The link between oral health and diabetes

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Utilising a consistent oral hygiene routine benefits your body in more ways than just your mouth. It has been linked to lowering the risk of developing serious ailments, such as kidney disease, heart failure, ulcers and diabetes, just to name a few. In this article, we will be focusing on diabetes, and how you can exacerbate this disease through a lack of oral hygiene.

Diabetes can be a very a serious disease. It requires a lot of attention, and must be monitored to be kept under control. Therefore, it is important to take every precaution to keep yourself as healthy as possible if you are suffering with diabetes.

Oral health plays a very big part in the relationship with diabetes, as ignoring a proper dental care routine can make diabetes harder to keep under control. Diabetes can also create oral health problems on its own, so it is pivotal to keep up a consistent routine to avoid making any current health problems worse.

 

How does diabetes cause oral health problems?

 

There are multiple factors that relate to why diabetes causes oral health problems, rather than just one stand out reason, such as a good environment for oral health problems to develop, encouraging high levels of sugar interacting with the bacteria already in your mouth.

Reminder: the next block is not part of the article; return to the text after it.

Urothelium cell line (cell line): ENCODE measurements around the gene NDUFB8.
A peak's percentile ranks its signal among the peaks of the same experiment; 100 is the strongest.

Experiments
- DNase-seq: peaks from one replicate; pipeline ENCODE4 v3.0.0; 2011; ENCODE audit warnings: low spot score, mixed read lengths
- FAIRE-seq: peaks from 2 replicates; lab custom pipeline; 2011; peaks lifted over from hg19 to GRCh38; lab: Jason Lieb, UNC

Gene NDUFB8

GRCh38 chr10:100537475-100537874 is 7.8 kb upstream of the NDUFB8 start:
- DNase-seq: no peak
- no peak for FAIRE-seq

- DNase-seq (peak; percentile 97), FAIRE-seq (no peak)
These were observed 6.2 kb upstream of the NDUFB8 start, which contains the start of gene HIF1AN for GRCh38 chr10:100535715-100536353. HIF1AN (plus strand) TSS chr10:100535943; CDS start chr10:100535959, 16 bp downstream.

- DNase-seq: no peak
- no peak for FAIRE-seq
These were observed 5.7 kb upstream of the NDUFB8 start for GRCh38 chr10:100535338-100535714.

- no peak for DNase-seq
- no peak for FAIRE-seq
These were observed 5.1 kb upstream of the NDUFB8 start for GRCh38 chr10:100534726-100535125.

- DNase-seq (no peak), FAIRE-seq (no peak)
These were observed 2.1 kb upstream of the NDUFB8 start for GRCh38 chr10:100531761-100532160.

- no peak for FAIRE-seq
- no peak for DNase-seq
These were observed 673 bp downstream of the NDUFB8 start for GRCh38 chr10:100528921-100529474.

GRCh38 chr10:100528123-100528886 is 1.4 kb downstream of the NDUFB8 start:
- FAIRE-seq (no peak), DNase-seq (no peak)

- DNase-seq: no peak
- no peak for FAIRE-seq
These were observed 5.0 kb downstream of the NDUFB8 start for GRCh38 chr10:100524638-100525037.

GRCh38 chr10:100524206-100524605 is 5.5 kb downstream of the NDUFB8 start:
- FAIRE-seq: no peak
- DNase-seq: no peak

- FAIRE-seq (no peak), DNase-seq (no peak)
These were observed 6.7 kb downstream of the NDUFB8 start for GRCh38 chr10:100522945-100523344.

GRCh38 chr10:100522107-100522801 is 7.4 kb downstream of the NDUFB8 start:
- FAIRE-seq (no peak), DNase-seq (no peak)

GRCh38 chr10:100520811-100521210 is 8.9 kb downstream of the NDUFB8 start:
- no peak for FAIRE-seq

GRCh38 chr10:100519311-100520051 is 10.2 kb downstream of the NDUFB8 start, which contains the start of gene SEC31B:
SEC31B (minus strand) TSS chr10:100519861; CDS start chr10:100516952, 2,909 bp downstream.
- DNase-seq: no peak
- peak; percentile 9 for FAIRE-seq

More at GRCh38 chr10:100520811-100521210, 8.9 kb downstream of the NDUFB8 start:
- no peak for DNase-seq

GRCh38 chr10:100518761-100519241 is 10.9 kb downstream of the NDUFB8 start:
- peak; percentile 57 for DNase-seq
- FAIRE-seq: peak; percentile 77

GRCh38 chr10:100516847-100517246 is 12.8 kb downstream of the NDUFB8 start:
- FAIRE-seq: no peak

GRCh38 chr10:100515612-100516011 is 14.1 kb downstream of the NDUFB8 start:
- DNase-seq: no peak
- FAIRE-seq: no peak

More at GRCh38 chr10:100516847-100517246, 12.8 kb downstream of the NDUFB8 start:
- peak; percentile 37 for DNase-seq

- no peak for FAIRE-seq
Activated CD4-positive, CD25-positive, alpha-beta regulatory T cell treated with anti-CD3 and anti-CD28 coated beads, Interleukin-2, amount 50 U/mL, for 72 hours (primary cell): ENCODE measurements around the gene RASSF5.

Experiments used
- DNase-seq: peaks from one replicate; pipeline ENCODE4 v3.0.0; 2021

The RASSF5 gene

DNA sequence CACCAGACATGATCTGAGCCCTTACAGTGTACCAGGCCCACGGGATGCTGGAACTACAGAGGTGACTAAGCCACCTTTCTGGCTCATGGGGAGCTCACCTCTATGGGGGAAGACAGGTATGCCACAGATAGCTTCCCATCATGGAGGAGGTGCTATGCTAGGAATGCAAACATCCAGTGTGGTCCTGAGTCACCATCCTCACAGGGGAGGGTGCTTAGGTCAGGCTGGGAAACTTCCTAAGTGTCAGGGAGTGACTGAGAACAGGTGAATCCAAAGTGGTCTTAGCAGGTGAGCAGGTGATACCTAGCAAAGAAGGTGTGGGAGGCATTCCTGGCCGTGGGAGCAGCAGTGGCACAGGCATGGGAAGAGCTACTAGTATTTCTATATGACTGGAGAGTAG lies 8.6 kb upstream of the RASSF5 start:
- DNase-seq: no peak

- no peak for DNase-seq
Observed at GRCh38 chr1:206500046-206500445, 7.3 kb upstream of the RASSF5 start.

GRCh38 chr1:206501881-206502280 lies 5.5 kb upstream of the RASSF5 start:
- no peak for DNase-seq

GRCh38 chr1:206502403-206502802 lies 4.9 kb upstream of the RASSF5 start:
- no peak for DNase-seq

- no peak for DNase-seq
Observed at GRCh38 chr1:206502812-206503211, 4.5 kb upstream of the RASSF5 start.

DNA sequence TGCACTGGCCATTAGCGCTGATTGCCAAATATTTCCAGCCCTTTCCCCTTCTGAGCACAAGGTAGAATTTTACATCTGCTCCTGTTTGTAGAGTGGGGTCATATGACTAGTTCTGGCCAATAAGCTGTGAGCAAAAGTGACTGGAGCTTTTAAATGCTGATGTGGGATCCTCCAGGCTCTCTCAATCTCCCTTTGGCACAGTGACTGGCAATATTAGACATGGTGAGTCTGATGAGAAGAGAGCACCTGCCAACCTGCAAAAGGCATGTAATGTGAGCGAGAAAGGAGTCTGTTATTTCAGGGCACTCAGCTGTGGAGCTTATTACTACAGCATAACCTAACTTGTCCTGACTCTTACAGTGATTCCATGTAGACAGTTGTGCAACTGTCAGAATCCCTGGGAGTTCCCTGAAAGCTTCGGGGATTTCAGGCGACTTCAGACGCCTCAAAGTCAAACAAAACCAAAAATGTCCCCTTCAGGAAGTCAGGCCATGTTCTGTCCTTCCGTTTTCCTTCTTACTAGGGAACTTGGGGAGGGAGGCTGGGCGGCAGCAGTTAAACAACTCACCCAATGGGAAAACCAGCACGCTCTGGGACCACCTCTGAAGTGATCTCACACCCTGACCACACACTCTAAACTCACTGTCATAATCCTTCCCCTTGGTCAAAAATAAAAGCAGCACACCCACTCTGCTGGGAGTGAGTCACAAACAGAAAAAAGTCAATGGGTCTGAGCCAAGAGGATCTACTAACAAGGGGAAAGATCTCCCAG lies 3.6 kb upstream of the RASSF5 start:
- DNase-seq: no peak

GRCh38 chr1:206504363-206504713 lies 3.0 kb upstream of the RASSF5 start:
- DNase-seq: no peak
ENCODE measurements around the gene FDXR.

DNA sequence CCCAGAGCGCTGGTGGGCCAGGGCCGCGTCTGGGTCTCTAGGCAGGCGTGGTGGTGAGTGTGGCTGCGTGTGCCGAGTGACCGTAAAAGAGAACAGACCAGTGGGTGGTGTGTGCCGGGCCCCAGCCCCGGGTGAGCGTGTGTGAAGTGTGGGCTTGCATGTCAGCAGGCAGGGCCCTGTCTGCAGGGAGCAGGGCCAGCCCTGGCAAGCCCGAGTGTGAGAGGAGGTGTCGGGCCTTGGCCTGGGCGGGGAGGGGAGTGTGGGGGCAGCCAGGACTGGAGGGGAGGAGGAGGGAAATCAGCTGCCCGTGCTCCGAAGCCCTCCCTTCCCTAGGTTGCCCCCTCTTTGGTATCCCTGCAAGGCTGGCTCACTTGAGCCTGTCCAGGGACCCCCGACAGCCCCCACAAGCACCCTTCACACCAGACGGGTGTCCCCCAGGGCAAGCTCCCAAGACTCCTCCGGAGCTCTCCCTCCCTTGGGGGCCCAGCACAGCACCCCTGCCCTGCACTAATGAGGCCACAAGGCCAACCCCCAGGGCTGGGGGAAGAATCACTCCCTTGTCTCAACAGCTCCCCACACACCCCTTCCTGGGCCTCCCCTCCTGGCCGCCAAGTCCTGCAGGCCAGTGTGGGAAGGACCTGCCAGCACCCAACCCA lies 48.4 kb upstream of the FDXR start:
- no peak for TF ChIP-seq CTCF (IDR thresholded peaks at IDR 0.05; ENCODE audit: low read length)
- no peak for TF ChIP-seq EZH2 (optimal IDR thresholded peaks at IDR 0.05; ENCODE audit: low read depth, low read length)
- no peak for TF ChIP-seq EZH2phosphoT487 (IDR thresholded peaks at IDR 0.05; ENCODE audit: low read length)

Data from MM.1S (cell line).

Diabetes causes extended periods of time where blood sugar levels are raised, which leads to an increased supply of sugar that interacts with the bacteria in the mouth. This is problematic as when the sugar interacts with the bacteria, it develops into sticky film that attaches onto the teeth, known as plaque. The acids in plaque attack and erode the teeth, leading to cavities and potentially gum disease if left untreated.

 

Another cause for oral health issues is down to a dry mouth. Those with diabetes often have less saliva in their mouth, and without the protection of a moist environment, and less enzymes to break down food products, the risk of developing oral health problems increases.

Developing oral health diseases such as periodontitis- an advanced stage of gum disease, is three times more likely to happen in someone suffering with diabetes. Diabetes can raise blood sugar levels which can make the disease even harder to control.

 

How can I reduce the risk of oral health problems?

The solution is simple yet effective, maintain a good oral hygiene routine. This applies to everybody, however diabetics especially should keep on top of this as a priority. Keeping your teeth and mouth clean and healthy is really beneficial to your body as a whole.

Once you have a regular oral hygiene routine in place, you can begin focusing on making lifestyle changes that will improve your overall health, such as a balanced diet, stopping smoking and making regular dental appointments to keep track of your oral health better.

If you are looking to improve your oral health, why not contact Loughborough dentists today to see how we can help you!